American University, Washington, DC, 24–25 September 2021
Update, May 14, 2020
The Feminist Art History Conference has been postponed, due to COVID-19, until September 2021. See the AU conference page for full and complete information about the FAHC conference.
Proposals due by 1 December 2019
The Feminist Art History Conference was established in 2010 to celebrate and build on the legacy of feminist art-historical scholarship and pedagogy originated by Norma Broude and Mary D. Garrard at American University in Washington, DC. In September 2020 this international conference will convene for the seventh time. The core principles of a feminist art history have long included the goals of reclaiming the place of women artists and patrons within the history of art and visual culture, and of describing and elaborating how gendered ideologies have framed the structure of both artistic practice and the writing of art history over the centuries. In recent years feminist art history has also become increasingly intersectional, dialoguing with race, class, spatial practice, geography, and environmental issues, to name but a few.
In the spirit of bringing together the diverse strands of thought and practice that feminist art history now embraces, this conference will feature papers spanning a wide range of chronological, geographic, and intersectional topics. These may include (but are not limited to) artists, movements, and works of art and architecture; cultural institutions and critical discourses; practices of collecting, patronage, and display; the gendering of objects, spaces, and media; the reception of images; and issues of power, agency, gender, and sexuality within visual and material cultures. At this year’s conference underrepresented art-historical periods (ancient, medieval, Renaissance), national traditions (non-Western), and issues of race and ethnicity are especially encouraged. We welcome submissions from established and emerging scholars of art history as well as advanced graduate students.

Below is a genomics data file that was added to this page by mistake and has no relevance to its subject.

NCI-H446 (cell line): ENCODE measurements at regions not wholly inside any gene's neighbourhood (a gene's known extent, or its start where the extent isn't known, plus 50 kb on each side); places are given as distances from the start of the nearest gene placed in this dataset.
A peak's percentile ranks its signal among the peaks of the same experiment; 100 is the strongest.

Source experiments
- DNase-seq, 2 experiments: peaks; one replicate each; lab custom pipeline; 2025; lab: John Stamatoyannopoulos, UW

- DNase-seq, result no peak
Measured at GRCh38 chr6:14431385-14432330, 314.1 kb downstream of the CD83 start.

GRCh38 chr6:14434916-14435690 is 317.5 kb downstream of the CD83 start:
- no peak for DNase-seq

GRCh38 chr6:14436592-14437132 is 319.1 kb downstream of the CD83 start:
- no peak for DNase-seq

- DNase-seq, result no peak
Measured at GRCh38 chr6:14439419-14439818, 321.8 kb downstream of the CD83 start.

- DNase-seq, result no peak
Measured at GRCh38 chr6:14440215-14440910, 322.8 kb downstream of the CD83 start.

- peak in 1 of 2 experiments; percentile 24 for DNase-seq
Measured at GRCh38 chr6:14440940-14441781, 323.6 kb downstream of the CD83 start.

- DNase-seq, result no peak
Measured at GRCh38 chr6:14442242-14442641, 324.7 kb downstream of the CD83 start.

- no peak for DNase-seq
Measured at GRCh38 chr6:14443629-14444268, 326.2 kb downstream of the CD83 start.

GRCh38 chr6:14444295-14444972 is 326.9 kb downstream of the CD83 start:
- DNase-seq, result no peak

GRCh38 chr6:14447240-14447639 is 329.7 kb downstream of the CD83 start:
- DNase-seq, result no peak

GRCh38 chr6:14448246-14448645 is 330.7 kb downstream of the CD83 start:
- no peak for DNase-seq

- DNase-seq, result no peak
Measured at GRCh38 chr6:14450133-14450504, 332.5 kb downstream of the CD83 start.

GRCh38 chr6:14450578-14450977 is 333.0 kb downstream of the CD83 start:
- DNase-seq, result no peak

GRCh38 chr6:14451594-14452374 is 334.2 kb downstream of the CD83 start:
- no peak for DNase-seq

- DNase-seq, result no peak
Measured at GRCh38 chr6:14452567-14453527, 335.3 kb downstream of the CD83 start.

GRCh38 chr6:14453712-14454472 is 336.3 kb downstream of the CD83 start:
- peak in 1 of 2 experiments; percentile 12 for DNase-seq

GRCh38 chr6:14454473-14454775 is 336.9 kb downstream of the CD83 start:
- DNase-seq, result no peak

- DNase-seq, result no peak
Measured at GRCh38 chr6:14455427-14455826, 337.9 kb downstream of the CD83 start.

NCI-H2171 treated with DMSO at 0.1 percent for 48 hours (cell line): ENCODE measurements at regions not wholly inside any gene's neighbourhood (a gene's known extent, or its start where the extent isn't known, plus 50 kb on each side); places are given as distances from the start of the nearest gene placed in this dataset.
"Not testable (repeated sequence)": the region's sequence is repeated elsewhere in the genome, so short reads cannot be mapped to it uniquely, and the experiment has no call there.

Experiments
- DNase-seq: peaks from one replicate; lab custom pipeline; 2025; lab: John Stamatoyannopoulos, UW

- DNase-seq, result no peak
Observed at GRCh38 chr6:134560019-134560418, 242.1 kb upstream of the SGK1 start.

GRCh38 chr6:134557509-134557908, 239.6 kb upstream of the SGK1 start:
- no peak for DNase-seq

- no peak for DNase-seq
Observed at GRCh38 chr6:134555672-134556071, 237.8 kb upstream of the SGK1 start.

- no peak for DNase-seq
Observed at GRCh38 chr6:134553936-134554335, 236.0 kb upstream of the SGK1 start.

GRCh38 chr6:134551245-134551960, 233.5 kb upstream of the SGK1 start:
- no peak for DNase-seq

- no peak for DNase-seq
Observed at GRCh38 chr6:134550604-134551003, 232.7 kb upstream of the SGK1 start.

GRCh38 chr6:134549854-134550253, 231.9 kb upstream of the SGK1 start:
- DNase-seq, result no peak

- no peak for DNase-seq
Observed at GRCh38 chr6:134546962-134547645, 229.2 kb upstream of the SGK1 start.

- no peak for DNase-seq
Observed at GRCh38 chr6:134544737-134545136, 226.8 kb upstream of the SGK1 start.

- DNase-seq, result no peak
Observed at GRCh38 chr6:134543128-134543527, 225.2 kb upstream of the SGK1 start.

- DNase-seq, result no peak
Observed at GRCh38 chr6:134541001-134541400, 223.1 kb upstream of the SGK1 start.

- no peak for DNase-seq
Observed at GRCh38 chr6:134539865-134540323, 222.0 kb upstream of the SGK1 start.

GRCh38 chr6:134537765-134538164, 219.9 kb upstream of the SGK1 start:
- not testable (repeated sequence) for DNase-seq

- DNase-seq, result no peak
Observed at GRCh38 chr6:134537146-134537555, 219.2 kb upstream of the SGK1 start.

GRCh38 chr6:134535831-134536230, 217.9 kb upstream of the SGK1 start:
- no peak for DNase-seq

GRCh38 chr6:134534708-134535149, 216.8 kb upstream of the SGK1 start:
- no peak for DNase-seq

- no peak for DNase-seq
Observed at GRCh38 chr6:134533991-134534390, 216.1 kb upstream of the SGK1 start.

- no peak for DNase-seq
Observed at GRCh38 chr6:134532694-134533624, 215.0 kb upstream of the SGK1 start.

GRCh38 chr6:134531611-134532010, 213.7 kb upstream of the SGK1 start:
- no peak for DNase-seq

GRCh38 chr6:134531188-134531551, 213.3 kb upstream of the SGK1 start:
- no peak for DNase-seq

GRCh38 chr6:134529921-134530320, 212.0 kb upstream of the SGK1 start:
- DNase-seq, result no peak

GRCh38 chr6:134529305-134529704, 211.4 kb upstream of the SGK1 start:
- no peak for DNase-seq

To be considered for participation, please provide a single document in Microsoft Word. It should consist of a one-page, single-spaced proposal of unpublished work up to 500 words for a 20-minute presentation, followed by a curriculum vitae of no more than two pages. Please name the document “[last name]-proposal” and submit with the subject line “[last name]-proposal” to email@example.com.
Invitations to participate will be sent by 1 February 2020.
Kellie Jones, Professor in Art History and Archaeology and the Institute for Research in African American Studies (IRAAS), Columbia University.
Joanne Allen, Jordan Amirkhani, Juliet Bellow, Norma Broude, Kim Butler Wingfield, Nika Elder, Mary D. Garrard, Andrea Pearson, Ying-chen Peng, and Anne Nellis Richter (coordinator)
Sponsored by the Art History Program in the Department of Art, College of Arts and Sciences, American University, with the generous support of Robin D’Alessandro and Dr. Jane Fortune